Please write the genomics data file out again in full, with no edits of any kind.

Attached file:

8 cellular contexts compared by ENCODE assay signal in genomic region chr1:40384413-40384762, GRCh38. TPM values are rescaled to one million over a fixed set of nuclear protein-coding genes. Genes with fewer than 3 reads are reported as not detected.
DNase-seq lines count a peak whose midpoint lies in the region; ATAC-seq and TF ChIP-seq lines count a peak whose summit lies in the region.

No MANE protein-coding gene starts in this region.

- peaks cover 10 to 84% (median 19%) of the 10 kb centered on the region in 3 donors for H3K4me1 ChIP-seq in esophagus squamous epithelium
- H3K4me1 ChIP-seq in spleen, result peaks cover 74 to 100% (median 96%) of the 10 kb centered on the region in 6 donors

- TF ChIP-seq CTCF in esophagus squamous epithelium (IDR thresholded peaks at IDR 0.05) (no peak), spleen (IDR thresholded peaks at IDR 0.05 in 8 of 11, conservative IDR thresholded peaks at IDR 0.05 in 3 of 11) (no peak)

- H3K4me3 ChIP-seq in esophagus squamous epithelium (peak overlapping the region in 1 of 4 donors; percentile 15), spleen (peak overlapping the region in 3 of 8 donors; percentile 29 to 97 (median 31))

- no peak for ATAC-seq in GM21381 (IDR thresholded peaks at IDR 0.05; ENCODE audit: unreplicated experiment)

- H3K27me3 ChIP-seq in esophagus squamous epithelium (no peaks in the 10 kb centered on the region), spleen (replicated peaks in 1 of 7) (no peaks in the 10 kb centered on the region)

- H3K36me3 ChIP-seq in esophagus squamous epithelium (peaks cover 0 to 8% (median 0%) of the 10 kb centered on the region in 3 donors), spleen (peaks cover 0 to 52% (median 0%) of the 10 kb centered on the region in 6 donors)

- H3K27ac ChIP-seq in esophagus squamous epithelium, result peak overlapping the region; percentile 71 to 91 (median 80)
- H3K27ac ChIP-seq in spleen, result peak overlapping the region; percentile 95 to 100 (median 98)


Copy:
8 cellular contexts compared by ENCODE assay signal in genomic region chr1:40384413-40384762, GRCh38. TPM values are rescaled to one million over a fixed set of nuclear protein-coding genes. Genes with fewer than 3 reads are reported as not detected.
DNase-seq lines count a peak whose midpoint lies in the region; ATAC-seq and TF ChIP-seq lines count a peak whose summit lies in the region.

No MANE protein-coding gene starts in this region.

- peaks cover 10 to 84% (median 19%) of the 10 kb centered on the region in 3 donors for H3K4me1 ChIP-seq in esophagus squamous epithelium
- H3K4me1 ChIP-seq in spleen, result peaks cover 74 to 100% (median 96%) of the 10 kb centered on the region in 6 donors

- TF ChIP-seq CTCF in esophagus squamous epithelium (IDR thresholded peaks at IDR 0.05) (no peak), spleen (IDR thresholded peaks at IDR 0.05 in 8 of 11, conservative IDR thresholded peaks at IDR 0.05 in 3 of 11) (no peak)

- H3K4me3 ChIP-seq in esophagus squamous epithelium (peak overlapping the region in 1 of 4 donors; percentile 15), spleen (peak overlapping the region in 3 of 8 donors; percentile 29 to 97 (median 31))

- no peak for ATAC-seq in GM21381 (IDR thresholded peaks at IDR 0.05; ENCODE audit: unreplicated experiment)

- H3K27me3 ChIP-seq in esophagus squamous epithelium (no peaks in the 10 kb centered on the region), spleen (replicated peaks in 1 of 7) (no peaks in the 10 kb centered on the region)

- H3K36me3 ChIP-seq in esophagus squamous epithelium (peaks cover 0 to 8% (median 0%) of the 10 kb centered on the region in 3 donors), spleen (peaks cover 0 to 52% (median 0%) of the 10 kb centered on the region in 6 donors)

- H3K27ac ChIP-seq in esophagus squamous epithelium, result peak overlapping the region; percentile 71 to 91 (median 80)
- H3K27ac ChIP-seq in spleen, result peak overlapping the region; percentile 95 to 100 (median 98)